• 30% of children in the juvenile justice system will end up in the adult justice system

  • 46% of all ER visits have behavioral health issues as a basic or contributing factor

  • 30% of all truancy is related to behavioral health problems


The poverty clinic can a stressful childhood make you a sick adult
The Poverty Clinic and Adolescents US, 1999-2010 Can a stressful childhood make you a sick adult?

  • Looks at the relationship between poverty, child development, and health.

  • Childhood trauma should be viewed as a medical issue.

  • “In many cases, what looks like a social situation is actually a neurochemical situation”.

  • Therefore, social issues might be better addressed on the molecular level.

Paul Tough, The New Yorker, 3/21/2011


The poverty clinic can a stressful childhood make you a sick adult1
The Poverty Clinic and Adolescents US, 1999-2010 Can a stressful childhood make you a sick adult?

  • 67 % of Burke’s patients have had one or more ACEs, and 12 % have had four or more.

  • Only 3% of patients with ACE = 0 display learning or behavior problems.

  • 51% of patients with ACE = 4+ display learning or behavior problems.

  • Burke’s goal is a treatment protocol, like the one doctors use when they’re dealing with cancer or diabetes.

Paul Tough, The New Yorker, 3/21/2011


Co occurring mental and medical illness are common
Co-occurring mental and medical illness are common. and Adolescents US, 1999-2010

  • Patients with common medical disorders have high rates of depression and anxiety which often impair self-care and compliance with treatment of their chronic disease.

  • Major depression increases the burden of chronic illness by increasing perception of symptoms, causing additional impairment in functioning, and increasing medical cost through over utilization of the healthcare system.

  • Poverty and poor health are associated with higher rates of mental disorders.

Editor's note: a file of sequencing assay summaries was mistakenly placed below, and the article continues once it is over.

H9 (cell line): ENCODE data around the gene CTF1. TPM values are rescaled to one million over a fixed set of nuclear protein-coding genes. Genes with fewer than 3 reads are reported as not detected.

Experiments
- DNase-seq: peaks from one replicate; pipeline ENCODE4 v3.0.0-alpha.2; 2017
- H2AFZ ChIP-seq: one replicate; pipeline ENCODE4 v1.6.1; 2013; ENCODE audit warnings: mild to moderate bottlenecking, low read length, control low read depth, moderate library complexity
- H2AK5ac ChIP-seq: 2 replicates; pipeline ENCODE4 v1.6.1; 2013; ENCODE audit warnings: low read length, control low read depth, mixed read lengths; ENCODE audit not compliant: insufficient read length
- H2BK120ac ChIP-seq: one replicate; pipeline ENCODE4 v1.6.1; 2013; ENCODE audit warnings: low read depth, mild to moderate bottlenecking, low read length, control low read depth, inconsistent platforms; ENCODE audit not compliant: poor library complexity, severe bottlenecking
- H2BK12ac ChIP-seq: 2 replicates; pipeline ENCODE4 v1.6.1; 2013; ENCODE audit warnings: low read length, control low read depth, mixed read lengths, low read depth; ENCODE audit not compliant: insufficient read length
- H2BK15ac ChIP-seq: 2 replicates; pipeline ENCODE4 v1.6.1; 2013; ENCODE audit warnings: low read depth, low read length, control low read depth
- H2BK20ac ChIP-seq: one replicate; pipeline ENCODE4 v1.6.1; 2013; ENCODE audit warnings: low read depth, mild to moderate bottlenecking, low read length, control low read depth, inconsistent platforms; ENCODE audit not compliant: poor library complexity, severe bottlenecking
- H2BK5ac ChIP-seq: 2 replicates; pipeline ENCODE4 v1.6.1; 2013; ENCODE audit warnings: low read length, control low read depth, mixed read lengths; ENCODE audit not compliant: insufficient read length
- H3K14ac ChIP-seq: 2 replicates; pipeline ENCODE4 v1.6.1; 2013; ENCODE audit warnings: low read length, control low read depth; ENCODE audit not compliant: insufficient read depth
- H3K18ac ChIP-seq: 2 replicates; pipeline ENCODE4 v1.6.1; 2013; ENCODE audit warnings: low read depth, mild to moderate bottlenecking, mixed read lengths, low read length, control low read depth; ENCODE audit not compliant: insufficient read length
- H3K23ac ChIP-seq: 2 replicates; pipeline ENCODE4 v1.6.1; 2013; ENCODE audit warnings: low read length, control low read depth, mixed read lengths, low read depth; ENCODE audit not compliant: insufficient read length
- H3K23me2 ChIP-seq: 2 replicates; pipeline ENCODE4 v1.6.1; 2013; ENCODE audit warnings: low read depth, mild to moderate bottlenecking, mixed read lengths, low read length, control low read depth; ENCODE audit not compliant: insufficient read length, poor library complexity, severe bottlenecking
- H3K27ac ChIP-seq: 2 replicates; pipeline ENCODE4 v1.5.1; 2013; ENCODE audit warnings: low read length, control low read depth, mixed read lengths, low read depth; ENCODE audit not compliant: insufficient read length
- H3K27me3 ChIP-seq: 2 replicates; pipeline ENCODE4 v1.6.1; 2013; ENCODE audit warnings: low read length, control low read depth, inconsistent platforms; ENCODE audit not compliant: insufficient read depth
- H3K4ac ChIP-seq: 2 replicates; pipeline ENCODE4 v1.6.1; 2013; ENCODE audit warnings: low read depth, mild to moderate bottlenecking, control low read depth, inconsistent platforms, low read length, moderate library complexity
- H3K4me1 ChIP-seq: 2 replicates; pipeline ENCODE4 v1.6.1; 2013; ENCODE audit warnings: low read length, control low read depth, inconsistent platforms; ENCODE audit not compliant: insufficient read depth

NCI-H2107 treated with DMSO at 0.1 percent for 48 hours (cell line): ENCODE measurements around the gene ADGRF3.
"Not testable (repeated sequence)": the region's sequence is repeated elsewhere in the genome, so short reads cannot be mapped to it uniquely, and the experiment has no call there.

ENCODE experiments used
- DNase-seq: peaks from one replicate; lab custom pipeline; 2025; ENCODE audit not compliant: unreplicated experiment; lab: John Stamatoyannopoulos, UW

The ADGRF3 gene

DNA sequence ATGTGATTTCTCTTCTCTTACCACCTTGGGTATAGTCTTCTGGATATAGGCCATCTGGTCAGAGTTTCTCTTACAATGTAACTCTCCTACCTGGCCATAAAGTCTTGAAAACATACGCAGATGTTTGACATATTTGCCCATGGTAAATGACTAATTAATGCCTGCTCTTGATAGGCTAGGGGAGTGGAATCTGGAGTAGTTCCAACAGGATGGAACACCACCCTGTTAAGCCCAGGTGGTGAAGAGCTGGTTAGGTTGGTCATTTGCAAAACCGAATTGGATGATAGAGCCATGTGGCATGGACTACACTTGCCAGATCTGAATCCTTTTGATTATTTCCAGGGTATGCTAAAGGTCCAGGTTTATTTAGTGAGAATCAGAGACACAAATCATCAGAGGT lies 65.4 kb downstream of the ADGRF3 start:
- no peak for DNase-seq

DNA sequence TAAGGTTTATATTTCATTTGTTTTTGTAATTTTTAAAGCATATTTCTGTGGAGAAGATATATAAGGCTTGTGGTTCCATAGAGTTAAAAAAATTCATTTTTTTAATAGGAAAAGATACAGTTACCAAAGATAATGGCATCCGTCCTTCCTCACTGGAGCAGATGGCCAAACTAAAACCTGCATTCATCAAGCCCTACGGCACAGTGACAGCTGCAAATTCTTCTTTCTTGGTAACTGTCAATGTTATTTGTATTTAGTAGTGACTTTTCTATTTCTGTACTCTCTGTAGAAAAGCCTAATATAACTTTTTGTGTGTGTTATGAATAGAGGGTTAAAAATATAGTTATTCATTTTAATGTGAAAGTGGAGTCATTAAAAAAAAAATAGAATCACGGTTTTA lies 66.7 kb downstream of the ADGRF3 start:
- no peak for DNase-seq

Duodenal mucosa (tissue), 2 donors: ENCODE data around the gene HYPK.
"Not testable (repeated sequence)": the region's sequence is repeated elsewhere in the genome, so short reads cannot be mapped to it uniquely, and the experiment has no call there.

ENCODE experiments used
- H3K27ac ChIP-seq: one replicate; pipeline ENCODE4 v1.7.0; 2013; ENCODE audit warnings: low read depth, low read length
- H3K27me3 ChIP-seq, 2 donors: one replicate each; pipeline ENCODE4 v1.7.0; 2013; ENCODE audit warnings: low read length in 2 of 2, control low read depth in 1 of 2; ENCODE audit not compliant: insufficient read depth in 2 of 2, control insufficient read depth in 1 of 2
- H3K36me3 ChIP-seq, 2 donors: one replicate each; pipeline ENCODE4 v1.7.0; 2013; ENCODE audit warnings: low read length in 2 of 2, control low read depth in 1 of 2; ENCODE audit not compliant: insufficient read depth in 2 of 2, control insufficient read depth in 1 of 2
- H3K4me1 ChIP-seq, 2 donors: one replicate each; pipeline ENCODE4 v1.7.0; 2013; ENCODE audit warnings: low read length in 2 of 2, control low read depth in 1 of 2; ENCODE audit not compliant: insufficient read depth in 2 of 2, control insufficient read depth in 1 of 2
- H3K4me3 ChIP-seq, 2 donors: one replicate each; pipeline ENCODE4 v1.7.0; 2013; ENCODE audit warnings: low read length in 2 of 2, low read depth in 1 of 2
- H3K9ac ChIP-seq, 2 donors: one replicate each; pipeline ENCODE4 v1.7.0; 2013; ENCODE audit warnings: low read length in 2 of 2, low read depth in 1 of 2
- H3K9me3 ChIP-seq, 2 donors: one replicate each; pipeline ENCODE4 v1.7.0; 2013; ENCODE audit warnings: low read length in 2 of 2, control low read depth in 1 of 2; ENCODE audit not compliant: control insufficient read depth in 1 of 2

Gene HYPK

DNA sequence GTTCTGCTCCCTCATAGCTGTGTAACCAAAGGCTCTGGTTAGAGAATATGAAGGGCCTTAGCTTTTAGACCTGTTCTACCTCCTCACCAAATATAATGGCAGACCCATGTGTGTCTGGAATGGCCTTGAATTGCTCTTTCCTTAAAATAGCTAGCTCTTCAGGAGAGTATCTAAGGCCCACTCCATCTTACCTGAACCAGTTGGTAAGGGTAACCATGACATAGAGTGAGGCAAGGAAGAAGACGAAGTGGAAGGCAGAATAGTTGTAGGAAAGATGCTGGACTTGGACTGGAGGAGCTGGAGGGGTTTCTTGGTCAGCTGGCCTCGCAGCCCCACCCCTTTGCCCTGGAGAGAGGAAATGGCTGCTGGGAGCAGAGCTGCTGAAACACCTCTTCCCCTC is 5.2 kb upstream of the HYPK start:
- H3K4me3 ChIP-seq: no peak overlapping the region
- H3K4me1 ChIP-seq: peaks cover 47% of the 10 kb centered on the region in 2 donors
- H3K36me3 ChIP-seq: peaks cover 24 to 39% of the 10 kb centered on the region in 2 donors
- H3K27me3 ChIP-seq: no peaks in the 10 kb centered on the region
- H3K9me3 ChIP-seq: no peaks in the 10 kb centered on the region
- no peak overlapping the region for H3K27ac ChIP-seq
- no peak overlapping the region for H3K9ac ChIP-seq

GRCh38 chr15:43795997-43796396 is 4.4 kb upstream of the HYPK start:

• Hispanics and other ethnic minorities experience a disproportionate burden of disability associated with mental disorders because of disparities in mental health care.


Comorbid illnesses
Comorbid illnesses and Adolescents US, 1999-2010

  • Medical illnesses

  • Physical pain

  • Psychiatric illnesses and stressors

    • Anxiety: PTSD, panic, OCD

    • Cognitive impairment,

    • Grief/bereavement,

    • Psychosis

  • Alcohol and substance abuse

  • Major life stressors

    • Marital discord, major losses, abuse / neglect


So what
So What? and Adolescents US, 1999-2010

  • Culturally considerate, competent, compassionate care

  • Build capacity of primary care providers to appropriately screen, identify, treat and refer across disciplines

  • Reduce barriers to treatment

  • Reduce stigma

  • Further integrate care at the local level


Team Care and Adolescents US, 1999-2010

Effective

Collaboration

Prepared, Pro-active

Practice Team

Informed, Activated

Patient

Practice Support


Early intervention
Early Intervention and Adolescents US, 1999-2010

“Intensive, comprehensive early intervention & education programs can alter development trajectories & substantially improve health, education and social outcomes from middle childhood thru adulthood.”

- Halfon, Inkelas, JAMA 12/17/03 p.3136


Prevention early intervention adolescent health screening
Prevention & Early Intervention: and Adolescents US, 1999-2010 Adolescent Health Screening

  • Half of all mental illness begins by age 14

  • ¾ of adults have their symptoms of mental illness by age 24

  • Goal to consider: ensure adolescent behavioral health screening in every primary care setting


Texas adolescent mental health in primary care initiative
Texas Adolescent Mental Health and Adolescents US, 1999-2010 in Primary Care Initiative

Overarching Goal:

to institutionalize behavioral health screening within the scope of primary care practices.


The texas adolescent mental health in primary care initiative december 2005 january 2007